Singapore's founding father speaks out
SINGAPORE (CNN) -- In a wide-ranging exclusive interview, CNN's Maria Ressa spoke with Singapore's founding father and political colossus, Lee Kuan Yew, about the city state's youth, the fight against terrorism and his distaste for opinion polls.
Lee, Singapore's first prime minister who led the country to independence from the British, ruled with zeal and ultimate authority from 1959 until he stepped down in 1990. He remains a senior cabinet minister in the government of his successor, Prime Minister Goh Chok Tong.
An oasis of calm in an often troubled region, Singapore has emerged as a regional financial hub, despite its dearth of natural resources. In the mid-90's, this city-state of 3.5 million people had virtually no unemployment, no corruption and no homeless. In fact, more than 85% of its people owned their own homes - with the help of government subsidies.
In almost three decades, it was one man's vision that powered Singapore's transformation.
From British rule, to the communist war, to the brutal Japanese occupation, Lee said he learned from Singapore's violent past.
Lee Kuan Yew: We were motivated by an intense desire to create a fairer and more just society, where man does not exploit his fellow man because he's a different color or different race or different religion.
Maria Ressa (CNN): Between the time you stepped down in 1990 and today, what changed for Singapore?
LKY: So many things have changed. First, some generations have moved on. Secondly, the world has changed, well it makes it more difficult for the leaders to meet rising expectations. Yet the aspirations of the people keeps on going up. And from time to time, we have a recession or we have a setback, and people are extremely unhappy or dissatisfied because they have assumed that it will always go up.
CNN: Are you saying this younger generation is spoiled?
LKY: I wouldn't say that -- it's not been tempered. It hasn't gone through a baptism of fire.
CNN: If you were to conduct a class for future leaders, what lessons would you emphasize?
LKY: Well, I would say first, don't try and seek popularity. Popularity is an evanescent, fickle thing. Gain respect. That's not easy to achieve, and if you don't misbehave or squander it, it will last. The modern society, they take polls, straw polls, and they govern according to what the polls show, which way the wind is blowing. I think that's a disaster. That's not leadership.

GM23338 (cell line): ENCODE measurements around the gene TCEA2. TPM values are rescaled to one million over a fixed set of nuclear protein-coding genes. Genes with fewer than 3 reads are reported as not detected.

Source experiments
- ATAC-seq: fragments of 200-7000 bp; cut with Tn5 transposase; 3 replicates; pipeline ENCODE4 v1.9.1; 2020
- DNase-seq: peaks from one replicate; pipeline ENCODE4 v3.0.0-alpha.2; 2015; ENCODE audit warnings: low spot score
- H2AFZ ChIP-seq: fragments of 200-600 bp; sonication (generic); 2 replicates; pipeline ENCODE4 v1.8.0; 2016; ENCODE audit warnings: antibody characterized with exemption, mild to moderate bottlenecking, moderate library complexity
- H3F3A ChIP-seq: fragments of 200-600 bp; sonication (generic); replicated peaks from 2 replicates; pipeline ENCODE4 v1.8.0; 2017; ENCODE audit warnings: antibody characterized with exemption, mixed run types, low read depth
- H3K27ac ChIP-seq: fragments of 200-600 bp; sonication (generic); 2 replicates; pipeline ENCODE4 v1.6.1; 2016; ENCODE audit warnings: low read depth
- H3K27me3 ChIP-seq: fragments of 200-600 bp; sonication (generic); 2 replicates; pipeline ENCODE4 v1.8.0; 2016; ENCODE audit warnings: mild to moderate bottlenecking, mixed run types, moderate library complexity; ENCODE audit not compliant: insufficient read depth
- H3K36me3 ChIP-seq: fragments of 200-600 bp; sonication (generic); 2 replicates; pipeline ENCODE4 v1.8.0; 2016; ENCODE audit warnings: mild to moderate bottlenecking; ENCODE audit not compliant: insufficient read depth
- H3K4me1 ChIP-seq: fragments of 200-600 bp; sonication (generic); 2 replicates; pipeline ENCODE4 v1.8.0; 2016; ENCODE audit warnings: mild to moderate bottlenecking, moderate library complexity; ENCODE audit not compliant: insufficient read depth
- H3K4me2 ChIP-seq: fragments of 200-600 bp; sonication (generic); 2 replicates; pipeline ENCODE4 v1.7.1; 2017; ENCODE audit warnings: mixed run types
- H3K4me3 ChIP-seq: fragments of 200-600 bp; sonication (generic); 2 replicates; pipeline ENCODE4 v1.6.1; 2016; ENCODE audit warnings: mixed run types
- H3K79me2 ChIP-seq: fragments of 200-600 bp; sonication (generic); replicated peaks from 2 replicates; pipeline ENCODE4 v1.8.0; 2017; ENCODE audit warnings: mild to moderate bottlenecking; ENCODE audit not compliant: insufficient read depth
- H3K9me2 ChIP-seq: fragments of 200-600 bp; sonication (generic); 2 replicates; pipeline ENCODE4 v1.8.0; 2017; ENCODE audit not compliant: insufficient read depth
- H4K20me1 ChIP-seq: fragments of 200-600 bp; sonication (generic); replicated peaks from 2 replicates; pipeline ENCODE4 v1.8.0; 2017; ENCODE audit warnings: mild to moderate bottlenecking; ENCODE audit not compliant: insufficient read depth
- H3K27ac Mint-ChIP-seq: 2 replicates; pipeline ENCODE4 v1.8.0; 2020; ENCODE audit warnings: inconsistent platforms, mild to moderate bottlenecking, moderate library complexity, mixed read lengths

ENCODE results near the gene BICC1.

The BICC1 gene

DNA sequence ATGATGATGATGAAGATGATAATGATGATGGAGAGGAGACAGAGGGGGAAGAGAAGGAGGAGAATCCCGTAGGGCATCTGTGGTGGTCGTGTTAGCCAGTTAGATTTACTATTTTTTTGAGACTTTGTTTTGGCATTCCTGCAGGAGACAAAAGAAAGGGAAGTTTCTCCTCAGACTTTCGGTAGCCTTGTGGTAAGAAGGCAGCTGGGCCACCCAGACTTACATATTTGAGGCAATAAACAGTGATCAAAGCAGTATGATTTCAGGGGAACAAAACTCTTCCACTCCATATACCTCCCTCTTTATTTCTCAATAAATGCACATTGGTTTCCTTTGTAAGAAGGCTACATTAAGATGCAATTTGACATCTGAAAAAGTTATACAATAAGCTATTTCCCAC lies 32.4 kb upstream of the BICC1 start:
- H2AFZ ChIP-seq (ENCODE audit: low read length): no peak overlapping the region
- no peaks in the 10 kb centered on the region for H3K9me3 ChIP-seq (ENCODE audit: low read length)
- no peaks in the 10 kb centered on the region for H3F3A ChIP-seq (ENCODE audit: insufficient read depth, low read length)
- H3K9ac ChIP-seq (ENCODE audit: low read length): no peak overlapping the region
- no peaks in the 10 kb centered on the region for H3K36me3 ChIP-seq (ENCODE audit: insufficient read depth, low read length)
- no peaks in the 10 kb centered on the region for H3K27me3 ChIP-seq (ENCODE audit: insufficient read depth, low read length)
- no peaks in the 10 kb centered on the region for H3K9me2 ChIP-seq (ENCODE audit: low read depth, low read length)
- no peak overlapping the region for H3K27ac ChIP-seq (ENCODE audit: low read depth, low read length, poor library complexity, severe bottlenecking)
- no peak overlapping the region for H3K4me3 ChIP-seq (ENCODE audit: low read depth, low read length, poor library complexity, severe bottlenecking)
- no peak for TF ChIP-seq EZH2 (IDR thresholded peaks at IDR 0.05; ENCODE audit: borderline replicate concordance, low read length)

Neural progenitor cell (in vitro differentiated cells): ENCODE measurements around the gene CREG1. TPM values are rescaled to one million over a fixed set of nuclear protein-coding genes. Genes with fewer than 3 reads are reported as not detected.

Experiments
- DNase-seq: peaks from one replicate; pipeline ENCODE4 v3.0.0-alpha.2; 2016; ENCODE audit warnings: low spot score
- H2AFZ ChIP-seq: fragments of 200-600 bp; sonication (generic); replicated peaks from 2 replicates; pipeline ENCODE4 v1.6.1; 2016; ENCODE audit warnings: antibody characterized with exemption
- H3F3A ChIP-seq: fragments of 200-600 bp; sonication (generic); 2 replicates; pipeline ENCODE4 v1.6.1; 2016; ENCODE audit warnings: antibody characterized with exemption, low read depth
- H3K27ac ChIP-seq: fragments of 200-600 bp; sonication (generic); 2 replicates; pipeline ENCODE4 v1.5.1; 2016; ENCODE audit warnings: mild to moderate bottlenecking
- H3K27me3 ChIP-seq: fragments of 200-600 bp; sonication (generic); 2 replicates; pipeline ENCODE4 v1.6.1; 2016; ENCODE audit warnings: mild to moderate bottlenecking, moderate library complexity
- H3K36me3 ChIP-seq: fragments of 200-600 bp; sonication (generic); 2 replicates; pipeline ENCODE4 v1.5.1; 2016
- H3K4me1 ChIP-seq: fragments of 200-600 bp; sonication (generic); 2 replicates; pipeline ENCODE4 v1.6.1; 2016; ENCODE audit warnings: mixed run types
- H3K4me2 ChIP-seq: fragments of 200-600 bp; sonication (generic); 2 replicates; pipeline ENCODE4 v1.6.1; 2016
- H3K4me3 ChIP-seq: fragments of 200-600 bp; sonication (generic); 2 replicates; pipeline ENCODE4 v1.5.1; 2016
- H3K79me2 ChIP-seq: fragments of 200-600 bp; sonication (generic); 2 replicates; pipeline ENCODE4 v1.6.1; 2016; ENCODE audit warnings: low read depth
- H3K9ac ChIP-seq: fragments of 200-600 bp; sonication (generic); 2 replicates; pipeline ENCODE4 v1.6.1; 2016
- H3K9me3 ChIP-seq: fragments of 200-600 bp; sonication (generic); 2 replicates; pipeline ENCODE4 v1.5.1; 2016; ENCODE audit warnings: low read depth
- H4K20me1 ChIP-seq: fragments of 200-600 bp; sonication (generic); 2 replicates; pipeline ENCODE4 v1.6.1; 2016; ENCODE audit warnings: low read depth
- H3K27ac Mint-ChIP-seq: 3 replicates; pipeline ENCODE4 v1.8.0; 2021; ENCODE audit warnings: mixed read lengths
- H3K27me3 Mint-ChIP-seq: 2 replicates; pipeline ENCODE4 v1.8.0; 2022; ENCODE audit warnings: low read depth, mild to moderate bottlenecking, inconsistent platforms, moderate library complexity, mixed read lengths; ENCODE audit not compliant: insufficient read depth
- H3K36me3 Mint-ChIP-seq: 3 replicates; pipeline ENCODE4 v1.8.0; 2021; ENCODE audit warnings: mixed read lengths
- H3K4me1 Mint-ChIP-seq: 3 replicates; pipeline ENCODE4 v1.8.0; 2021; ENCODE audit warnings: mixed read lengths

CNN: What about the leaders that are so worried about their popularity because they need to win elections, for example?
LKY: I do not believe that popular government means you must be popular once you're governing. You have to govern in a way so that even while you are unpopular while you are governing, at the end of your term of office when you go to the polls, the voters know you have done a good job for them and they will vote for you again.
CNN: You talked about fighting communism. Any lessons from that time period you can juxtapose with this new ideological war, the war on terrorism?
LKY: (The religious fanatic) wants to enjoy his life. He wants to become a powerful and important person. A religious fanatic believes that he has to do this because his God wants him to do it.
CNN: How would you fight terrorism?
LKY: I don't know. I think there are two levels at which this battle has to be fought. One is just to ferret them out. Next, you've got to have absolutely first class international cooperation. On intelligence and financial transactions. You've got to cut off their funding. You've got to know where their breeding grounds are.
At the moment, the radicals are on the ascendant. And the moderates are pushed aside, silenced or cowed. But the radicals cannot win, are not going to win. They cannot bring about this Islamic state that will make people happier and better off. Because they can't win without knocking out the secular governments. So sooner or later, they will go for their own governments. Not for America. They will have to go for their own Muslim governments, to take power.
And I think sooner or later, the battle will be joined between Muslims who grew up believing that this is the way forward to progress and prosperity, and the radicals.